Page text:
I've been a fan of Nordic walking for several years but have been stymied in my passion this summer because of worn-out rubber tips on the poles. When the metal strikes the ground, or asphalt, it makes a hollow ringing noise that definitely casts a pall over a peaceful walk in my neighborhood. Which is surrounded by woods, ponds and just general quiet beauty.
I did replace the tips this spring but they wore out again in about a month. The tips I replaced them with just weren't the quality of the originals, which lasted about two years. Definitely have to go back to the original.
This post isn't about complaints about rubber tips on walking poles, though. It's about how we form habits, something that's often discussed among women who are on the search for healthy weight loss.
I finally decided I couldn't stand the noise the walking poles made without the tips anymore, and took a walk without them. As I had been regularly walking with them for the last two summers, it was odd. I found myself pushing off with my poles, even though I didn't have any in hand! And then wondered whether I was getting any kind of muscular benefit from doing that. It certainly seemed like there was some isometric exercise going on. Regardless whether there was or not, there was certainly exercise going on in the walking I was doing.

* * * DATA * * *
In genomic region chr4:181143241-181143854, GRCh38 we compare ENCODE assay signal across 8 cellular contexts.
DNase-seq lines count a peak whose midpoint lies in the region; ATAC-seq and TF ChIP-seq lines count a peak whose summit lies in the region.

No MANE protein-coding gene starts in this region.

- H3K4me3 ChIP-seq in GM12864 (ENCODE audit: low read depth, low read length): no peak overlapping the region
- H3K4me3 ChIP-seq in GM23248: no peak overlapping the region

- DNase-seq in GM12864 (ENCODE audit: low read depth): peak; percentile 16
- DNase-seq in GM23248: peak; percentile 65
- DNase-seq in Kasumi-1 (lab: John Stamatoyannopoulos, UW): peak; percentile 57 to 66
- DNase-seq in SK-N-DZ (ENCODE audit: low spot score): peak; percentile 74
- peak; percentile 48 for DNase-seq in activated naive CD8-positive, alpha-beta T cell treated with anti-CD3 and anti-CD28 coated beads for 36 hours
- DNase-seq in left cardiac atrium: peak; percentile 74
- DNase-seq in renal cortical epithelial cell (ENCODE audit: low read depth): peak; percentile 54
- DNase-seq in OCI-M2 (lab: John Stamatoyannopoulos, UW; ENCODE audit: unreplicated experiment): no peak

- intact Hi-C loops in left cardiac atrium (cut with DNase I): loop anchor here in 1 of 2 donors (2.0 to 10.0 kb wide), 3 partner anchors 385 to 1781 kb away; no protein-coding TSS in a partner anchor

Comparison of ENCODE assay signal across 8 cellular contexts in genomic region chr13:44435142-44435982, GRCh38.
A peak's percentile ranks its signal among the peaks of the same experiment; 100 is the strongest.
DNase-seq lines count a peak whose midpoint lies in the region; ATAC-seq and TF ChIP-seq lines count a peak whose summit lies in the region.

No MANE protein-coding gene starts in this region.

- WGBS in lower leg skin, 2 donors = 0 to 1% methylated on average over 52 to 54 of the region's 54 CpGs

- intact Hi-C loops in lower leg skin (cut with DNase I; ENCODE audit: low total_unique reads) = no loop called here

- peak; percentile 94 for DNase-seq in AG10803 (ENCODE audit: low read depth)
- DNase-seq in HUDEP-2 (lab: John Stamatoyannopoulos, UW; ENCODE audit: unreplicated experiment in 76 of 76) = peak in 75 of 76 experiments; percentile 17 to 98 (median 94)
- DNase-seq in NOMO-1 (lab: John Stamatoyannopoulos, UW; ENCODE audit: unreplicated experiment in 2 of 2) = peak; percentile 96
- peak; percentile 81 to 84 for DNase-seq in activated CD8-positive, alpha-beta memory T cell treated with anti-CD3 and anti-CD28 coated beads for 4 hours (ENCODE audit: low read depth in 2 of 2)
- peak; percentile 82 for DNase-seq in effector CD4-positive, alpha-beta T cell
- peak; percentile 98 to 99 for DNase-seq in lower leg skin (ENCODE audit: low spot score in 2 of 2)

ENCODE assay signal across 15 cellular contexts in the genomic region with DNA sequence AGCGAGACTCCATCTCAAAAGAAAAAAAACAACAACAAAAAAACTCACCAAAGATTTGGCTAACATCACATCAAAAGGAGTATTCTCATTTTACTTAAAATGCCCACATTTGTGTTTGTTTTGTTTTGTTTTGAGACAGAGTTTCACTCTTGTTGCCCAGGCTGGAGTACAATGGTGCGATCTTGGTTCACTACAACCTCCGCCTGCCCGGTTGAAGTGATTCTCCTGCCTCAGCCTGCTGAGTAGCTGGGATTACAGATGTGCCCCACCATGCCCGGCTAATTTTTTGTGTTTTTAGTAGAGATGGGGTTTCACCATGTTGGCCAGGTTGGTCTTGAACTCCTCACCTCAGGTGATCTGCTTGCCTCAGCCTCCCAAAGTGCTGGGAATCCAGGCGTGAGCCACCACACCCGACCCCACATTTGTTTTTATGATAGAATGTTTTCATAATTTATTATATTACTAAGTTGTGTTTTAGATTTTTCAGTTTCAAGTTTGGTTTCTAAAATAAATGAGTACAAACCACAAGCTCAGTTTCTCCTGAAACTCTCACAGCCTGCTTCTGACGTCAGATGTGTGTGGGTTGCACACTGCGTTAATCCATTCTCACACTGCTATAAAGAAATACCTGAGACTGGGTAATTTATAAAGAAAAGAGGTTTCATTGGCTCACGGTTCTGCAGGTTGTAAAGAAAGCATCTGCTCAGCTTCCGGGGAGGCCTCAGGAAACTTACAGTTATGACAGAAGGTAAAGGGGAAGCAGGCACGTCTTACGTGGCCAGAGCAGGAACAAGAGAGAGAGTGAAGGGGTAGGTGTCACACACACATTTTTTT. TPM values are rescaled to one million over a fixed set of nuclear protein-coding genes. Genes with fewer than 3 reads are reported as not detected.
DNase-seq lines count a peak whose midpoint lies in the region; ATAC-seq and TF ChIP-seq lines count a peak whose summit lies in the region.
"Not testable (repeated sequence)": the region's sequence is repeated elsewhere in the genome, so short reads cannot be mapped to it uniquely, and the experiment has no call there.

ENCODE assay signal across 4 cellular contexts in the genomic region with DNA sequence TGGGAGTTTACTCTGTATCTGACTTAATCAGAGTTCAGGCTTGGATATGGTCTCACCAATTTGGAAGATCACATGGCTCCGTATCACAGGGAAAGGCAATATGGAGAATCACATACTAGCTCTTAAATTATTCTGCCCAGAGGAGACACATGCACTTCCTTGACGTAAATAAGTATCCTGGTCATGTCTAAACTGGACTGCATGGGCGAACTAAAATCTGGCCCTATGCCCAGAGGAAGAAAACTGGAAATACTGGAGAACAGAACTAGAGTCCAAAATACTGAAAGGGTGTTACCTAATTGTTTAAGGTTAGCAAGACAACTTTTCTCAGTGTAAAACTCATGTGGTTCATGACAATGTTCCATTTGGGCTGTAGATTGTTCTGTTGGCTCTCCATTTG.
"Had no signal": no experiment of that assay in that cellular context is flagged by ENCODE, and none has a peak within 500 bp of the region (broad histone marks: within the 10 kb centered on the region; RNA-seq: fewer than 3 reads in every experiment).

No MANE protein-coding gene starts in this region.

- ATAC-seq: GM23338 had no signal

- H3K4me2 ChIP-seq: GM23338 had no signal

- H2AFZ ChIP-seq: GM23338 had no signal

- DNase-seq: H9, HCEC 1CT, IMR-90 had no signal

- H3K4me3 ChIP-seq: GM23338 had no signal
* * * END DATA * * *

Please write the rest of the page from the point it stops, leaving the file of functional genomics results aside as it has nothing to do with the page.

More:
The illuminating thing to me was that I had formed a habit of walking using my arms. And then I started to think about how habits are formed. By doing something the same way every time we do it. It just becomes our way of doing it, without thought.
There's another important factor here, too. It helps if what we're doing is something we enjoy. Because if we enjoy something, we're much more likely to do it regularly.
I love Nordic walking…with rubber tips. I've formed a habit of doing it in the summer because I enjoy it and because it's my only real exercise during those months beyond the occasional weekend hike or kayak. Guess that says I've made exercise a habit.
I haven't formed the habit yet of strength training. It's just not something I enjoy, and I keep hoping someone will discover it's not necessary. Not holding out any real hope for that but I am holding out hope of finding a form of strength training I like.
Think about the last time you tried to make exercise a habit. If you were successful, what do you think was key to your success?